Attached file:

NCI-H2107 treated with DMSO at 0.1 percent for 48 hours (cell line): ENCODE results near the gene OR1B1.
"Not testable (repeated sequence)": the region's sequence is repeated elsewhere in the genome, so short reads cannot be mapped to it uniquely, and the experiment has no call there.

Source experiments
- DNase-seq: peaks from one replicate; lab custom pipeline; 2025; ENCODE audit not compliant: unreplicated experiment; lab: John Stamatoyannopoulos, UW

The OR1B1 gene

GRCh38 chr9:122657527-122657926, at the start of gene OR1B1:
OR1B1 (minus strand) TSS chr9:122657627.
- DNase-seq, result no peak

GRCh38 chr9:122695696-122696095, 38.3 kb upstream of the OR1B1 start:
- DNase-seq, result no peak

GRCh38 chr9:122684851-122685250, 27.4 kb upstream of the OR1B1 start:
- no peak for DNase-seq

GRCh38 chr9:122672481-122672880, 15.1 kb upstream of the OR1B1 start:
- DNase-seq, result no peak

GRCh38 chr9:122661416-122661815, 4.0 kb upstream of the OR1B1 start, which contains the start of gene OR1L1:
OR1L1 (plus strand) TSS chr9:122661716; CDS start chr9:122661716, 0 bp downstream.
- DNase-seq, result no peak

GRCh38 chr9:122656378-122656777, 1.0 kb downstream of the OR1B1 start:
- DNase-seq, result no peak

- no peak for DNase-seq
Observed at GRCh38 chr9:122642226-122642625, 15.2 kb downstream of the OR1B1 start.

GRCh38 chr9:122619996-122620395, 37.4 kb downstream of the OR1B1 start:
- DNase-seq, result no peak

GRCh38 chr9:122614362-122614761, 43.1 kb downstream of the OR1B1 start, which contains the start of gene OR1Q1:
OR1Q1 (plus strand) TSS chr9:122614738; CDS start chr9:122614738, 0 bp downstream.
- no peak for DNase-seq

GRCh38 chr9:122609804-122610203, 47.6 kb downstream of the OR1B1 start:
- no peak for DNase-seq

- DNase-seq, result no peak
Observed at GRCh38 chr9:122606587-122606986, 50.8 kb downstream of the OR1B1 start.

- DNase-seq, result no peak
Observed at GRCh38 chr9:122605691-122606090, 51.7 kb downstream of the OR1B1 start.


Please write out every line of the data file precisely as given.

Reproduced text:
NCI-H2107 treated with DMSO at 0.1 percent for 48 hours (cell line): ENCODE results near the gene OR1B1.
"Not testable (repeated sequence)": the region's sequence is repeated elsewhere in the genome, so short reads cannot be mapped to it uniquely, and the experiment has no call there.

Source experiments
- DNase-seq: peaks from one replicate; lab custom pipeline; 2025; ENCODE audit not compliant: unreplicated experiment; lab: John Stamatoyannopoulos, UW

The OR1B1 gene

GRCh38 chr9:122657527-122657926, at the start of gene OR1B1:
OR1B1 (minus strand) TSS chr9:122657627.
- DNase-seq, result no peak

GRCh38 chr9:122695696-122696095, 38.3 kb upstream of the OR1B1 start:
- DNase-seq, result no peak

GRCh38 chr9:122684851-122685250, 27.4 kb upstream of the OR1B1 start:
- no peak for DNase-seq

GRCh38 chr9:122672481-122672880, 15.1 kb upstream of the OR1B1 start:
- DNase-seq, result no peak

GRCh38 chr9:122661416-122661815, 4.0 kb upstream of the OR1B1 start, which contains the start of gene OR1L1:
OR1L1 (plus strand) TSS chr9:122661716; CDS start chr9:122661716, 0 bp downstream.
- DNase-seq, result no peak

GRCh38 chr9:122656378-122656777, 1.0 kb downstream of the OR1B1 start:
- DNase-seq, result no peak

- no peak for DNase-seq
Observed at GRCh38 chr9:122642226-122642625, 15.2 kb downstream of the OR1B1 start.

GRCh38 chr9:122619996-122620395, 37.4 kb downstream of the OR1B1 start:
- DNase-seq, result no peak

GRCh38 chr9:122614362-122614761, 43.1 kb downstream of the OR1B1 start, which contains the start of gene OR1Q1:
OR1Q1 (plus strand) TSS chr9:122614738; CDS start chr9:122614738, 0 bp downstream.
- no peak for DNase-seq

GRCh38 chr9:122609804-122610203, 47.6 kb downstream of the OR1B1 start:
- no peak for DNase-seq

- DNase-seq, result no peak
Observed at GRCh38 chr9:122606587-122606986, 50.8 kb downstream of the OR1B1 start.

- DNase-seq, result no peak
Observed at GRCh38 chr9:122605691-122606090, 51.7 kb downstream of the OR1B1 start.